Saturday, December 3, 2011
CHENNAI: Confessions can help save lives. The idea has prompted Indian Institute of Technology - Madras to encourage students to share their experiences and feelings on an Online Confession Box to help them cope with stress caused by academic and parental pressures orbroken relationships. "It's not always easy to find a person you can trust to talk to at any time of the day. Sometimes you just have to hear yourself talking about the issue to somebody, just rant. At such times, an online confession box helps," said a second year student, who declined to be named.
Students can log on to the Online Confession Box on the social networking page of the General Counselling Unit (GCU) and speak out while remaining anonymous. They can also seek help from behavioural experts through the confession box. There have been three suicides at IIT-M this year, spurring the institution to launch mental health initiatives, including a 24-hour helpline manned by behavioural experts and the social networking page offering tips on how to handle stress and identify psychological disorders like a obsessive compulsive disorder.
The revamped GCU is to be named Mitr. "For several years, GCU was in fire-fighting mode, helping students in distress. Now, we are trying to take preventive measures," said GCU head Sivakumar Srinivasan.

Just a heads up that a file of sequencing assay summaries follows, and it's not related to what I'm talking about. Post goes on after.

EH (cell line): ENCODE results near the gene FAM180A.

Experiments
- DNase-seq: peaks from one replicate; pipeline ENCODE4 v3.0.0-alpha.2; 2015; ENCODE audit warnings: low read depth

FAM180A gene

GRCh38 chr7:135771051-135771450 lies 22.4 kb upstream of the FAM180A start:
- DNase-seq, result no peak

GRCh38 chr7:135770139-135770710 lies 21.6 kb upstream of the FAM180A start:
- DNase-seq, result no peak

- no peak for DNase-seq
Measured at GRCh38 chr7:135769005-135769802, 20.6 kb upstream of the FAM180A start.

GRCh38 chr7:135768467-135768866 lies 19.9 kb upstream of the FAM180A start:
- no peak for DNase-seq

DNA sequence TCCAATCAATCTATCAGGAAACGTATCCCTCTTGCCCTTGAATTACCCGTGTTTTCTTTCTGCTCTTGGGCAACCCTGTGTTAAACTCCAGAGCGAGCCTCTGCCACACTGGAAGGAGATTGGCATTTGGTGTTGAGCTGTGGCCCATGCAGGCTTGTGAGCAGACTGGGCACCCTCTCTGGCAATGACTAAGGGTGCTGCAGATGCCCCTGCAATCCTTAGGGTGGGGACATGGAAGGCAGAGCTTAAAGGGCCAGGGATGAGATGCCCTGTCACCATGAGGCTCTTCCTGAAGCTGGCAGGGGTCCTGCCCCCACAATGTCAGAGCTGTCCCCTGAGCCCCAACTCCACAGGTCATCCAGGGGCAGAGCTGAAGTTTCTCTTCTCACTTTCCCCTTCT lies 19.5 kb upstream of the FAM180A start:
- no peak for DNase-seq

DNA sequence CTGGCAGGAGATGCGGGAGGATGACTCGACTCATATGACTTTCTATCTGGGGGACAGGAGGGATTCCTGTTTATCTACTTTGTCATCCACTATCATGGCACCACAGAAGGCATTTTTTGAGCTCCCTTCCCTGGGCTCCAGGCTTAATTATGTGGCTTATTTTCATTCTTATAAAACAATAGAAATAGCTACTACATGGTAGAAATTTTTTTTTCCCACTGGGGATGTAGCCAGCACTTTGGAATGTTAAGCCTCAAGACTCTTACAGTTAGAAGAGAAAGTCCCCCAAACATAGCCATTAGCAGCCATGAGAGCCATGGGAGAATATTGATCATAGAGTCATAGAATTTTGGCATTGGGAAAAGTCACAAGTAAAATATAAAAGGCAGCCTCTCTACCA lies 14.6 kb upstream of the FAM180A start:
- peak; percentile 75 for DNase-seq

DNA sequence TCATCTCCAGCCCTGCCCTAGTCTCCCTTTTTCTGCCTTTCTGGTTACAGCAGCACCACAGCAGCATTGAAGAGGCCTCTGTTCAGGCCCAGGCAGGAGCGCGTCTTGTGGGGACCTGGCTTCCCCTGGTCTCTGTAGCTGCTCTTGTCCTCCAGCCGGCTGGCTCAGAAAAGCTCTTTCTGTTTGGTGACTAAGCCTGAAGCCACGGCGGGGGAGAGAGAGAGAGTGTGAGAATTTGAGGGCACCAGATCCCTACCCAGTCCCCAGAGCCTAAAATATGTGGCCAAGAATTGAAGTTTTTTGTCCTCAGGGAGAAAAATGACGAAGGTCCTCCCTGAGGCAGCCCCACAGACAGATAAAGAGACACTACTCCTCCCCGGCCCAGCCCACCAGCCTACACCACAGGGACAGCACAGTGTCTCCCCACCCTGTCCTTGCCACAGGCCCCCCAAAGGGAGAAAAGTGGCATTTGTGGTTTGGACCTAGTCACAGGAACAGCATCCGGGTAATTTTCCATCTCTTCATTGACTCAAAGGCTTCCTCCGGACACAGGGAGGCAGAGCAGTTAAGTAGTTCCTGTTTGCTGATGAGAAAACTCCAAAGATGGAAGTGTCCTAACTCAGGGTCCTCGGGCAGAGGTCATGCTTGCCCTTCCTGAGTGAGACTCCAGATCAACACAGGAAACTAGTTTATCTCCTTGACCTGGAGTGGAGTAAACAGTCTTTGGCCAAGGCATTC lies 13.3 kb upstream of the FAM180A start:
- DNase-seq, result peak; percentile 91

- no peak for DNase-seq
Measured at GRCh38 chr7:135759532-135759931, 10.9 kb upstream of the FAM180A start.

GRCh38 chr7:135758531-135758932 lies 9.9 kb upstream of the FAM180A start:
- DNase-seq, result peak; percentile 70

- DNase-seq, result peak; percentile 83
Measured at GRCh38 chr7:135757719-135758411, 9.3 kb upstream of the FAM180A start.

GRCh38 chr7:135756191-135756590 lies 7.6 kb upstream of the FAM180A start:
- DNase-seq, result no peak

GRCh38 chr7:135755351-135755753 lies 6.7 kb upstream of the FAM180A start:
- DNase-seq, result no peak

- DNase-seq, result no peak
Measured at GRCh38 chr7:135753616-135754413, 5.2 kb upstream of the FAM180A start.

Other IITs too have launched similar initiatives. IIT Bombay and IIT Delhi have student mentor programmes that identify senior students on whom freshers can bank on to guide and help them handle academic and co-curricular issues. It has been found that while 35% of students at theMassachusetts Institute of Technology and 45% in Harvard seek help for mental health issues, only 5% of students come to the GCU.
"This is because of the stigma attached to going to hospital for such issues. So we have come up with ideas for students to get help online through social networking sites, talks by alumni on topics, and addressing them as a group in the hostel to give tips on, say, 'How to study whenfriends keep dropping in'," Sivakumar said.
Alumni have also offered support in many ways. Raju Venkatraman of the 1981 batch, who started Medall Healthcare, has tied up with IIT-M to provide 24-hour assistance through tele-counselling with behavioural experts. "At one of our discussions in the Centre for Alumni Relations Enhancements, we asked for suggestions. One of the first to respond was Raju, who said he would help them handle behavioural issues," said advisor at IIT-M's office of alumni affairs R Nagarajan.
The GCU is also trying to get alumni who have gone through tough times to talk to students. "If an alumnus who was into substance abuse in college can talk about how it affected his life and how he overcame it, it will get students to kick the habit," said Sivakumar.
The manpower at GCU has been strengthened to include 15 faculty volunteers and five head student counsellors. They will co-ordinate with 100 students across departments and hostels. Medall Healthcare has given students and faculty the first level of training in counselling to identify those in need of help.